This is the story of a ring — not like the Lord of the Rings, “My Precious,” and all that — but sort of an heirloom my Aunt Celle always wore.
Because this is the story of her ring, I think you should know a little about this woman, who made her own way in the world, eventually marrying for the first time at age sixty-six.
Aunt Celle was my grandmother’s younger sister, which meant she was actually my great-aunt, and her real name was Lacelle.
Grantsville, West Virginia, where Celle was born is not a large place. Despite being the seat of Calhoun County, the population was just 561 in 2010, 99% of them white.The 2000 census figures show a fairly high percentage were poor (20%), and according to Google Maps, there’s a Dollar General, a chain frequently seen in poorer, rural areas. However, a 1942 history of the town indicates it was once a busier place, boasting five barbers and three doctors!
By that time, however, the Lang family was long gone, having moved to a farm on Road Run in Troy, Gilmer County. Aunt Celle’s father, Thomas Jefferson Lang, not only farmed, he also was a RFD (Rural Free Delivery) mail carrier, first as a contractor and later as a government employee. (As an interesting side-note, RFD actually began in West Virginia in 1896, though not in Calhoun County.)
For a long time, I assumed Great Grandpa delivered the mail by horse, but my brother Sam corrected that misperception, telling me Grandma once said her dad did the route by mule because the terrain was too steep for horses.
According to Sam, Grandma said sometimes the mail was early, and sometimes it was late. It all depended on how the mule was feeling that day.
Lacelle was one of six children, preceded by Leone Catherine (my grandmother), Harold Clare, and Fay Dorrette, and followed by Thomas Jefferson (always called Jeff), George W — likely George Washington Lang after his Uncle and, of course, the first president — and Darlette Kay.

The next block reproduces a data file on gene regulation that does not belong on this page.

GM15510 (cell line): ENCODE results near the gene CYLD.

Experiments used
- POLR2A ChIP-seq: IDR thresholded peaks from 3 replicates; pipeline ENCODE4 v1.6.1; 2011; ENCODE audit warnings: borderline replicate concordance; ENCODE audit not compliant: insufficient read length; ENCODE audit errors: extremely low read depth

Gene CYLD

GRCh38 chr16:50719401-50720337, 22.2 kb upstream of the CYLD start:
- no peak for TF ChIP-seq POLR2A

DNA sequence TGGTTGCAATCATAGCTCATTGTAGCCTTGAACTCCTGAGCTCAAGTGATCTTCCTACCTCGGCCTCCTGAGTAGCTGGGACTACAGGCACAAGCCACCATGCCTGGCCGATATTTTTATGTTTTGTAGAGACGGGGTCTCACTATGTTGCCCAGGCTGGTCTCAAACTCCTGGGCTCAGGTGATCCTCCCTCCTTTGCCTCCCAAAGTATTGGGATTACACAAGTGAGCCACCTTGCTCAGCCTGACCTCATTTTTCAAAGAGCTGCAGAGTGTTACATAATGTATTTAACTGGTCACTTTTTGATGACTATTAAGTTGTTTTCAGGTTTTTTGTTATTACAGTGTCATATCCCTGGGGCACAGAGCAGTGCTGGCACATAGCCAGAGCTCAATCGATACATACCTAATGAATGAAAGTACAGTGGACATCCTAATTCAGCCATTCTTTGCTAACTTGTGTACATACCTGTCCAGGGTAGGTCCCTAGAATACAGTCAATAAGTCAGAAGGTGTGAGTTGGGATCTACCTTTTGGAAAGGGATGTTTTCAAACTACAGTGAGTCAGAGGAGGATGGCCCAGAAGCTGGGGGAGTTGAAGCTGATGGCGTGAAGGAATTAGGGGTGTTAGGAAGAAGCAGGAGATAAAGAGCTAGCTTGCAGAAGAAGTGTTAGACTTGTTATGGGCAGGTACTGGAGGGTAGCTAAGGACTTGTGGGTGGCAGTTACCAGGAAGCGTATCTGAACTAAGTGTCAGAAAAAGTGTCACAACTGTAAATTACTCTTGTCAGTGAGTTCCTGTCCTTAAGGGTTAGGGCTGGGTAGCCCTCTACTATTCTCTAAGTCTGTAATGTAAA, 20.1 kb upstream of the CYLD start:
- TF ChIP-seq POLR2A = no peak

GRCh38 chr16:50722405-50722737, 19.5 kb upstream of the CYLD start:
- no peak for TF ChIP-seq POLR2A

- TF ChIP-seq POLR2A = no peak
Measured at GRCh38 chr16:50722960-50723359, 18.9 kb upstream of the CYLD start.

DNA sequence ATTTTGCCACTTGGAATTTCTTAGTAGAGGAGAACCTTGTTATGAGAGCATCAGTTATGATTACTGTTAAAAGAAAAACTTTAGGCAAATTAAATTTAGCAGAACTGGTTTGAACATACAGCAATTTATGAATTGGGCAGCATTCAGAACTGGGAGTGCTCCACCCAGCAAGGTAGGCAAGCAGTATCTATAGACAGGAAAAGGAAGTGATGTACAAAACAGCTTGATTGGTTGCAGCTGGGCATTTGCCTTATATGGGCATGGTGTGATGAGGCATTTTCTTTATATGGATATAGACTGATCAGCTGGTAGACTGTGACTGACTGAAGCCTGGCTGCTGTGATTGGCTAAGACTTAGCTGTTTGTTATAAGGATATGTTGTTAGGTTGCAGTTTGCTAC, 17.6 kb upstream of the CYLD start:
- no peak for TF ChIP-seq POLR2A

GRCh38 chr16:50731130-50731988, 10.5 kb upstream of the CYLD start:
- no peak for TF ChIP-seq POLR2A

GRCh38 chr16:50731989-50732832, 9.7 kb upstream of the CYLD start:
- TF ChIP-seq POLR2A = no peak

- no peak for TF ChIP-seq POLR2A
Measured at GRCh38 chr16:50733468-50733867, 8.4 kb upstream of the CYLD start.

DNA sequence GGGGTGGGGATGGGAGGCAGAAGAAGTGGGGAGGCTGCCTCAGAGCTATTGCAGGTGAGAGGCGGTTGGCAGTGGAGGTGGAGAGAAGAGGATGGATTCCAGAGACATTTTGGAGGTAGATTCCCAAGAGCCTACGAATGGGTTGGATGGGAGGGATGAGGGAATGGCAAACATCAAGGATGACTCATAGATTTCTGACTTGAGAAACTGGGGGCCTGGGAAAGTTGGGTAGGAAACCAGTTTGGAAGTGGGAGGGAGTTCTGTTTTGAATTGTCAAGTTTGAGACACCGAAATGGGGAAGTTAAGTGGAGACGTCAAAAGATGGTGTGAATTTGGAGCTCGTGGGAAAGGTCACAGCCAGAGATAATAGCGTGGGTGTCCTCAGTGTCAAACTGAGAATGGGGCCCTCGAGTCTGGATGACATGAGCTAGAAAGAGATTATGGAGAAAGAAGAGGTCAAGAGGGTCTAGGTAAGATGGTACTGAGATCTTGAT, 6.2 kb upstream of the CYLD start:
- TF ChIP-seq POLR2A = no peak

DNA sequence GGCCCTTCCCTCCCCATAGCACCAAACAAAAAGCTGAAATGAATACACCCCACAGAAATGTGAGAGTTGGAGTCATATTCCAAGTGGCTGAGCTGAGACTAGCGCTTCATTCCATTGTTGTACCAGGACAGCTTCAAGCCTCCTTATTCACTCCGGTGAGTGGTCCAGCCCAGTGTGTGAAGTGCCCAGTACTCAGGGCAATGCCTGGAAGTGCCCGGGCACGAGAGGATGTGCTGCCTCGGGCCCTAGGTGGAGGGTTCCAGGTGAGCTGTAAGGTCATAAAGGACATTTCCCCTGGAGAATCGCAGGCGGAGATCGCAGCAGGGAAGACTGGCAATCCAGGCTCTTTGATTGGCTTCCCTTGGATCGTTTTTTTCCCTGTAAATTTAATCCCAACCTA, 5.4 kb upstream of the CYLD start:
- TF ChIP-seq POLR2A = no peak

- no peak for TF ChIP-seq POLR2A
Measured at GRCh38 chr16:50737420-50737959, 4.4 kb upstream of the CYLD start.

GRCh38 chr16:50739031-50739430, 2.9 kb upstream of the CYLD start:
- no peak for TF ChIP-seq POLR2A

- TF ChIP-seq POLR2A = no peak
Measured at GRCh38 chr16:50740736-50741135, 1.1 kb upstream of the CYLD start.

From these names, you may think the Langs had a propensity for interesting names, and you would be right. Grandma named her children Merlin and Mescal Jean (always called Jean, and no wonder!).
The 1930s visited tragedy on the family when Fay, who was a nurse, died of tuberculosis at age twenty-four in 1933. The thought of one so young dying so shockingly young brings tears to my eyes.
Meanwhile, Celle continued to live with her family until she was at least thirty, working as a maid in a private house in 1940. This fact, which I only just discovered, makes me wonder. Whose house? Who was rich enough in West Virginia in 1940 to employ a maid? And what, exactly, would that maid be expected to do? Aunt Celle worked nearly 60 hours in the week before the census, so they obviously expected a lot of effort for her pay!
Leone married my grandfather, Everett Byrd, in 1925; Harold married Everett’s sister Alma Bird in 1930 (the Byrds/Birds seemed to spell the name however they felt like it, even in the same family); and in 1941, George married his wife Alah in Summit County, Ohio.
Grandma once told me Aunt Celle told her she never married because she never met a man as good as my grandpa.
I’m not sure whether to be intrigued by this tidbit or not. Is there some hidden story? Or was it just a sweet compliment? We’ll never know, but it should be noted this was well before Aunt Celle met and married Teddy Peters.
But, let’s get back to the plot of this tale.
As you can probably imagine, there was little work available during the Depression, and West Virginia was hit particularly hard.
My mom told me my grandfather worked digging ditches to support his family during the depression, and the 1940 census confirms this saying he was “assigned to public emergency work” as a “laborer, road work.”
It’s not surprising my relatives’ efforts to find better jobs left them scattered.
According to family lore (which I have not yet confirmed), Uncle Jeff rode the rails as a hobo during this time, eventually marrying at least once, maybe twice, and finally ending up in Florida.
Harold and Alma went to California sometime after 1940
And I’m not sure who followed whom, but Celle, my grandparents, father and Aunt Jean ended up in northeastern Ohio, not far from George.
Another family tragedy occurred in 1954 when Darle died from a self-inflicted gunshot to the head. My mom said she went out to her dad’s barn and shot herself there with his shotgun. For some reason, I think she was my father’s favorite aunt, and I remember him saying something about her being told she had some kind of illness that couldn’t be cured. So she shot herself.
These are the memories of someone who was very young, so I may be completely wrong.